- Sep 26, 2011
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most people who are serious about the job usually spends 20 hours plus minimum.
Some people will "get it" with 20 live cases, some people will need 100 to be fully comfortable.
What firm if you don't mind me asking? If it's the top three, definitely take some time and practice, there are a lot of good resources on the net, no need to buy a book.
Thanks for the reply. I actually bought "Case in Point" before I saw your reply. That sounds like an immense time commitment. What kind of preparation is involved? Just studying and analyzing each case and its solution/structure? I hope to do a few live ones with my friend in the industry (different firm) at some point before the big day. Fortunately I have until next friday.The interview is with the public sector practice of a company outside the top 3. Happy to chat in more detail by PM.
Booz and Co or Booz Allen & Hamilton? Both big named firms (I'm sure you know about the split)"No point" like the culture and or pay are not worth even considering for someone coming out of an MBA.
I have my first orientation kick off in a few days and had to put a list of 10 target companies.
I had the big players on there and Booz/pwc is actually my number 1.
Booz and Co or Booz Allen & Hamilton? Both big named firms (I'm sure you know about the split)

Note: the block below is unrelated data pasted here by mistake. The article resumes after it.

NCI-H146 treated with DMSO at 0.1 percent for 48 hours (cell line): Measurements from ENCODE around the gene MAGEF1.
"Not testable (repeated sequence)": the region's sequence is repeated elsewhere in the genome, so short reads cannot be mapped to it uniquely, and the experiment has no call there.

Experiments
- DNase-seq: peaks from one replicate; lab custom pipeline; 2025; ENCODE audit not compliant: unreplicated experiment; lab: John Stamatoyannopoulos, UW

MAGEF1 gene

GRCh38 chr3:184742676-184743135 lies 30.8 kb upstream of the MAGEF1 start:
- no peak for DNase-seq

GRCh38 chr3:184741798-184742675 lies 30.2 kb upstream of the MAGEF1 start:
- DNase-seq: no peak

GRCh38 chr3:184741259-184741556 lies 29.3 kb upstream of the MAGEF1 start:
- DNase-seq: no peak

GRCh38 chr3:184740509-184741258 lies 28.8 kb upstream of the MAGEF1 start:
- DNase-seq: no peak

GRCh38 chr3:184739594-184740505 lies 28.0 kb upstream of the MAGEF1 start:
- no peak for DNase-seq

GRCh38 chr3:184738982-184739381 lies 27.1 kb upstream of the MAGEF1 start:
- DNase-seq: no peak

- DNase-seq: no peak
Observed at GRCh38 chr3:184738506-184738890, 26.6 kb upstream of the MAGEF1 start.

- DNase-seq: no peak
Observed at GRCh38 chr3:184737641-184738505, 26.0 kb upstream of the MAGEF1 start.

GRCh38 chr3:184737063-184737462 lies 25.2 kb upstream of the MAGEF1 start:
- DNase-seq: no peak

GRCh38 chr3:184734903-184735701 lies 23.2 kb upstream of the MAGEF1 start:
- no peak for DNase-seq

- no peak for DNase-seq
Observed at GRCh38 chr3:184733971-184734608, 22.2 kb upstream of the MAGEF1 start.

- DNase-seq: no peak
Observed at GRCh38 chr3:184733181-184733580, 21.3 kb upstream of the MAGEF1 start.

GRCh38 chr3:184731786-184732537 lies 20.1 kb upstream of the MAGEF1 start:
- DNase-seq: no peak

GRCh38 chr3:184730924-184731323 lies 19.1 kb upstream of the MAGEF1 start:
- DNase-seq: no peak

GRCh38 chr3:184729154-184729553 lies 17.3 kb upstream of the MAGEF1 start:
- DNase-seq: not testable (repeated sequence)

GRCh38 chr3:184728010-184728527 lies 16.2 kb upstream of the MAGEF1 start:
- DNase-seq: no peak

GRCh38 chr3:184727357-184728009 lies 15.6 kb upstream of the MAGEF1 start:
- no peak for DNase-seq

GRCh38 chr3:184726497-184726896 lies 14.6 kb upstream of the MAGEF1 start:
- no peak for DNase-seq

Deloitte - even in their Fed practice they pretty much operate on a commercial consulting model, which is problematic for a few main reasons. Anyone who is interested I will elaborate.
I'll bite on this...whats problematic
Well as someone mentioned above, the work life balance sucks..but what most people don't realize is that shitty balance e is at least in some part due to Deloitte Fed operating under its commercial consulting model. IMO this is not sustainable long term and they will have to adjust fire, seeing as the turnover is high and I've seen talent come and go far too fast.
What do I mean by this? Well for the sake of not boring you..in commercial consulting models,you ship out your rock stars to do an engagement. After long weeks and hard work, let's say an engagement is done in 1-2 months, you return, maybe have a week in between engagements. During that week, you can visit home base, write up lessons learned, do white papers and so forth. This counts as "firm contribution" depending on the person you may log several weeks of this over a year...and a couple hundred hours toward bonus work.
In Federal work, it's normally a much longer engagement, so let's say 6m-1 year and instead of a sprint, it's a medium jog and avg40-45 hours a week. The catch is using the commercial model the employee is expected to still ring in those firm contributions but there isn't any lag time...so you are stuck fulfilling these hours on nights and weekends. When I left I was expected (avg of all the folks at your level) to pull around 200-250 hours of firm contributions...do the math on that.
Also worth noting Deloitte would offer 5-6 weeks of vacation,but leaves little chance for you to take it...and though it's not written down, it's the culture there to really frown on taking anywhere near the allotted vacation hours.
I gave 2.5 years there...good place to cut your teeth but unless you are a work a holic, then you'll eventually burn out.